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A somewhat misleading headline. World’s unluckiest tourists’ witness three separate terror attacks.

They sort of did that BUT.  There’s always a “But"isn’t there?

I’m endlessly fascinated by how newspapers put stories and headlines together.  Sure, I understand the headline has to grab people.
But so often when you read the whole story and then read it again, you wonder how much space had to be filled.

Alright, this couple happened to be in cities at the times of various attacks.
Exactly WHERE in each city were they at the exact time of the attacks?  Were they ever in personal danger themselves? Did they at any time suffer injories of any kind?  The article doesn’t say.
What the story does in fact say, without saying it out loud, is this couple must be monumentally stupid as well as unlucky in their tourism treks.

I have problems with some comments that are made.  For example, the idea that Bombay (ok, Mumbia) came back from that terrorist attack “faster” then New York and London did after theirs, is beyond just stupid.  Unless I misread something.

With fewer then 200 people killed in Bombay, no skyscrapers knocked to the ground or planes flying into buildings with almost 3,000 dead, or in London’s case where a subway system had to be shut down, it really should not be at all surprising that Bombay recovered “faster.” Should it?

I really do let stupid things get to me far too often.  I think I’ll grab a relaxing glass of wine and close for the night.

Cheers to all from across the Atlantic.  Time for book and bed.

‘World’s unluckiest tourists’ witness three separate terrorist attacks
A couple have been labeled the world’s unluckiest tourists after being caught up in three separate terror attacks during their holidays.

By Chris Irvine
Last Updated: 7:30PM GMT 21 Dec 2008

Jason and Jenny Cairns-Lawrence, from Dudley, West Midlands, were in central Mumbai last month when the Indian city came under siege from Islamic militants.

They were also in New York during September 11 2001 when terrorists flew two passenger planes into the World Trade Centre, bringing down the twin towers and killing almost 3,000 people.

And four years later they were in London on July 7, when terrorists blew up three London Underground trains and a double decker bus, resulting in the deaths of 52 commuters.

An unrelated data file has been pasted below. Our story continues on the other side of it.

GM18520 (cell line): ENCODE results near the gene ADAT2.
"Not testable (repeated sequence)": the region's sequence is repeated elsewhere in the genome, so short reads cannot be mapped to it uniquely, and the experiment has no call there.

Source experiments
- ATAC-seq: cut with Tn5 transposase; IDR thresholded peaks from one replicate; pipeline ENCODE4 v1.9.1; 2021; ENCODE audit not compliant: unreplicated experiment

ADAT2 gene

Dental laboratory worker Mrs Cairns-Lawrence, 26, said: “It’s a strange coincidence. The terror attacks just happened when we were in the cities.”

The couple praised Mumbai for the city’s speedy recovery, adding that it had been somewhat of an inspiration.

She added: “As I looked around, it was impossible to tell that such a ghastly thing had happened.

In New York people carried the look of terror in their eyes for weeks after the carnage.”

“In London, the police appeared more scared than the people.”

The couple refused to cut short their holiday following the Mumbai attack, which saw 164 people killed in coordinated attacks on hotels, a restaurant, a Jewish centre and a train station.

Mr Cairns-Lawrence, a sales manager, 42, said: “I would say that Mumbai sprang back to its feet faster than New York or London.

“New York took almost a week to come back to normal. But Mumbai was back to its usual business from day three. “It was just amazing.”

(Is this guy a first class IDIOT er what?)



Posted by peiper   United Kingdom  on 12/22/2008 at 01:49 PM   
Filed Under: • MiscellaneousStoopid-PeopleUK •  
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Christians flee homes in Iraq after wave of attacks.

What a shock to read how the muzzies practice diversity and treat multiculturalism.  What a surprise that is.
Shame the west refuses to wake up. 

Hundreds of Christians have fled their homes in northern Iraq for the sanctuary of a monastery this Christmas after being targeted for their faith.

By Angus McDowall in Irbil

In peaceful times, the cool mountain air and breathtaking views afforded by the ancient monastery of Mar Matti provided a congenial day trip for the local people. Clinging to the upper slopes of a steep escarpment, its ancient stone walls echoed to the hushed tones of Aramaic hymns and the Orthodox mass.

But the tranquil life of Mar Matti’s black-robed monks has been shattered by the arrival of hundreds of Christians fleeing a campaign of persecution in Mosul, just 20 miles away.

Their homes raided, their priests attacked and their relatives murdered, Assyrian and Chaldean Christians have become the latest victims of violence in the city, once the most cosmopolitan in Iraq.

“First they came against the Kurds, then against the Yazidis and now they have come for the Christians,” said Jalal Mansour, 43, a former marble worker who fled to Mar Matti with his family after they were threatened by gunmen. “My uncle, an old man, was killed just because of his faith.”

He sat with his wife under an icon of the Virgin Mary, proffering cups of sweet coffee and fizzy drinks while children scampered around the small, cold room.

For the opposing factions struggling for control over northern Iraq, Mosul is a major prize: the capital of Ninevah province holds sway over a large and fertile area peopled by Arabs, Kurds, Yazidis, Assyrians, Chaldeans and Turcomans.